Regulate does not mean blanket control. That's what politicians of today would have you think it means. It really just means to make things the same.
     
  4. mikechandler

    mikechandler Member

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    Regulated simply meant experienced and militia was a latin word meaning a group of volunteer civilians standing by in case of emergency, usually pertaining to fires.

    Overtime the meaning of those two words have evolved. That's why it's important to read the actual discussions had at the time of the bill of rights, where it is spelled out in non-ambiguous detail.

    As for the rest of it yes, indeed - the 2nd says "shall not be infringed", meaning we have the right naturally, it is not a product of the constitution, it is inherent to humanity, and the government has no right to strip us of it.
     
  5. Trent

    Trent Resident Wiseguy

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    In 1670's, the word regulation meant rule for management - well regulated, is well managed, or well ordered.

    A well-regulated militia, at the time, would be "a well ordered militia, by which the standard is set." (If you were talking about a clock, it would be "a well regulated time piece, by which other time pieces could be set")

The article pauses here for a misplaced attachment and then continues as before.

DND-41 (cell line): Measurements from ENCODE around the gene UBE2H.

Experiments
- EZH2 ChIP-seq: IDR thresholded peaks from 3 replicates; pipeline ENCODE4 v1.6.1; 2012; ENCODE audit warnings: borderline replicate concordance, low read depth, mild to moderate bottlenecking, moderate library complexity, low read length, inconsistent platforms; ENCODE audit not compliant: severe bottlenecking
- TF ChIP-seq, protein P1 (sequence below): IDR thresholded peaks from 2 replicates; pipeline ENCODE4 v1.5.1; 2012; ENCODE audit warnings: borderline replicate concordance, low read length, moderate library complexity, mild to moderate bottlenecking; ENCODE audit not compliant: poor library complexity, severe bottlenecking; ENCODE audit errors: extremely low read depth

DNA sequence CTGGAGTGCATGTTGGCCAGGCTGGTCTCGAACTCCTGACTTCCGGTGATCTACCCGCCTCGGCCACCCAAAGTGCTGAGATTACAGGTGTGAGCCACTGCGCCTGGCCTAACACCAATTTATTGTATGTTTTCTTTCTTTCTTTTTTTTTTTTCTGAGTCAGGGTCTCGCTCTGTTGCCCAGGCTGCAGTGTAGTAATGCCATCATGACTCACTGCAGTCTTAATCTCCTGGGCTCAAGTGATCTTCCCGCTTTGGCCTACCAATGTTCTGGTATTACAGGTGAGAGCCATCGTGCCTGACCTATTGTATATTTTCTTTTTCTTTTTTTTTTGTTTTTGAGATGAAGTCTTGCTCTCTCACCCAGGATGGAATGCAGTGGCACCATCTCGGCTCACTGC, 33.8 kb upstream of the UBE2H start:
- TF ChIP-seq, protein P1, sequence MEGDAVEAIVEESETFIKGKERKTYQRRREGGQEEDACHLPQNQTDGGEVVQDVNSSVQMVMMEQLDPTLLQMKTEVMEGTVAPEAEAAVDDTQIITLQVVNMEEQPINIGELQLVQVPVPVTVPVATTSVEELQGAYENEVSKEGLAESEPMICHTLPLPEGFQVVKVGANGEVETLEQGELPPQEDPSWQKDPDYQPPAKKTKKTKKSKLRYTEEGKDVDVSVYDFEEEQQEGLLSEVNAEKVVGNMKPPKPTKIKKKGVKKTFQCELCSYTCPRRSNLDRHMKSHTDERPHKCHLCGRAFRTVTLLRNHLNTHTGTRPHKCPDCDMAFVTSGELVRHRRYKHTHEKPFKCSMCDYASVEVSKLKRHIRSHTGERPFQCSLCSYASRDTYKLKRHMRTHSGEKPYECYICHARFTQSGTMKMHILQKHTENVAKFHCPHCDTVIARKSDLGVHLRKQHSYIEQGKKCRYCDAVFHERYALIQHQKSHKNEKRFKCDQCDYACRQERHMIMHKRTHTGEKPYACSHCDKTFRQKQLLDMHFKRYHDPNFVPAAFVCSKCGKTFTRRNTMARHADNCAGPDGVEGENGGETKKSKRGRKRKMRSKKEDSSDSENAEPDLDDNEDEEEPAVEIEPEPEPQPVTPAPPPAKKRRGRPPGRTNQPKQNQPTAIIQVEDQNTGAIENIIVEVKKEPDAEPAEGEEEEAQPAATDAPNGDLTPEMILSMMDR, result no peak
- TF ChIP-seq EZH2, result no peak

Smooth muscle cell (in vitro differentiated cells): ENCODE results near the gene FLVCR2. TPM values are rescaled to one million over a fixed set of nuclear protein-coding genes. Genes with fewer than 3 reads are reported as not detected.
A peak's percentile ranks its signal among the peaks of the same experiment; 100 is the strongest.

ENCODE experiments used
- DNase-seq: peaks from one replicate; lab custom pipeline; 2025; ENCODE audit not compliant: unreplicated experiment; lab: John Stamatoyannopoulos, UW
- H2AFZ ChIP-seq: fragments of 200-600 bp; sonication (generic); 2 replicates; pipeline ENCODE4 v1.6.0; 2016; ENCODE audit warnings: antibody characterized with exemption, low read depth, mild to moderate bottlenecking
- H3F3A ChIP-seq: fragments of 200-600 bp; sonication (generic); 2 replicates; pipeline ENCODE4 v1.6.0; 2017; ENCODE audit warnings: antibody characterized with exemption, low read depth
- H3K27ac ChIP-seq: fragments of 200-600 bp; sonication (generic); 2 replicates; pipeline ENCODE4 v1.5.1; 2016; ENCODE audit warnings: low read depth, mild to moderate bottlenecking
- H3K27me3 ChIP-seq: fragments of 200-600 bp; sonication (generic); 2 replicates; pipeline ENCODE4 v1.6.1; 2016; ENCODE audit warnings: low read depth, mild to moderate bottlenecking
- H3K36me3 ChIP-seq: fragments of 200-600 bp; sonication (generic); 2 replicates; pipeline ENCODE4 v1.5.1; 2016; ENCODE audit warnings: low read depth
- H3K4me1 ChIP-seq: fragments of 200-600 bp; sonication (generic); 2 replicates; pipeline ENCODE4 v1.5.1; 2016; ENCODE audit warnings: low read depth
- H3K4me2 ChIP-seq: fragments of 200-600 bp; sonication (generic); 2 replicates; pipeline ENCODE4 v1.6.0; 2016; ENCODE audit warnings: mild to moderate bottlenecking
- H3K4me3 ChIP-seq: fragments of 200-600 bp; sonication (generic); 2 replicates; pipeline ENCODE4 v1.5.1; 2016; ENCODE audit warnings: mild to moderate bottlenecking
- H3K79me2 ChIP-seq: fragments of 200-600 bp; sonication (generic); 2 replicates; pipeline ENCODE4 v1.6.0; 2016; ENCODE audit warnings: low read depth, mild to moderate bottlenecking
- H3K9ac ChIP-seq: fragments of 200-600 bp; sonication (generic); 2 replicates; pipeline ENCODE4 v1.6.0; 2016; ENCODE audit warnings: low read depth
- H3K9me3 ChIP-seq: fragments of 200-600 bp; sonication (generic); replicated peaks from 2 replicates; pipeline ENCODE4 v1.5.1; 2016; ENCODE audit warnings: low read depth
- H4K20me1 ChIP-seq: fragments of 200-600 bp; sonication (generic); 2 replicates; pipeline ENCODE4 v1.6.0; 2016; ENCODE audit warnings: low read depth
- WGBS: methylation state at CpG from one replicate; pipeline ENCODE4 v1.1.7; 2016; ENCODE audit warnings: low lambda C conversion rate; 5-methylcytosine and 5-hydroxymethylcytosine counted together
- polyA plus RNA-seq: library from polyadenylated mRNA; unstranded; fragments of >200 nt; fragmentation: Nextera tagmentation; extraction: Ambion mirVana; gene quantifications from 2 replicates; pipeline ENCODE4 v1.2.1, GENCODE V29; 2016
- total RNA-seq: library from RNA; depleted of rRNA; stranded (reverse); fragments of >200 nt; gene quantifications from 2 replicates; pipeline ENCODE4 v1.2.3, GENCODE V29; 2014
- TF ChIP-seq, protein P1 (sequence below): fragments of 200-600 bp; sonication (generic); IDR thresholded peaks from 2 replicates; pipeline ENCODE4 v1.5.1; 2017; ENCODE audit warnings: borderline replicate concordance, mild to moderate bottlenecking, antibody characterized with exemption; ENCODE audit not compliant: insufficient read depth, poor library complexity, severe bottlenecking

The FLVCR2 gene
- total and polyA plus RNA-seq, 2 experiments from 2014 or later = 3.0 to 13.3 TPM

In other words, a "well-regulated militia" is a militia held to a HIGH STANDARD.

    The idea at the time was to have a militia capable of serving in a capacity that required no national standing army. In other words, our militia (comprised of all able bodied men, capable of bearing arms) needed to be sufficiently armed and orderly so as to stand up to, and fight on equal footing, a regular army.

    Which it had just DONE, and subsequently did AGAIN in fighting AFTER the birth of the US.

    The argument from the other side (and this has been going on for the last 100+ years), is that "since we now HAVE a standing army, we do not NEED a militia". And they've effectively done just that!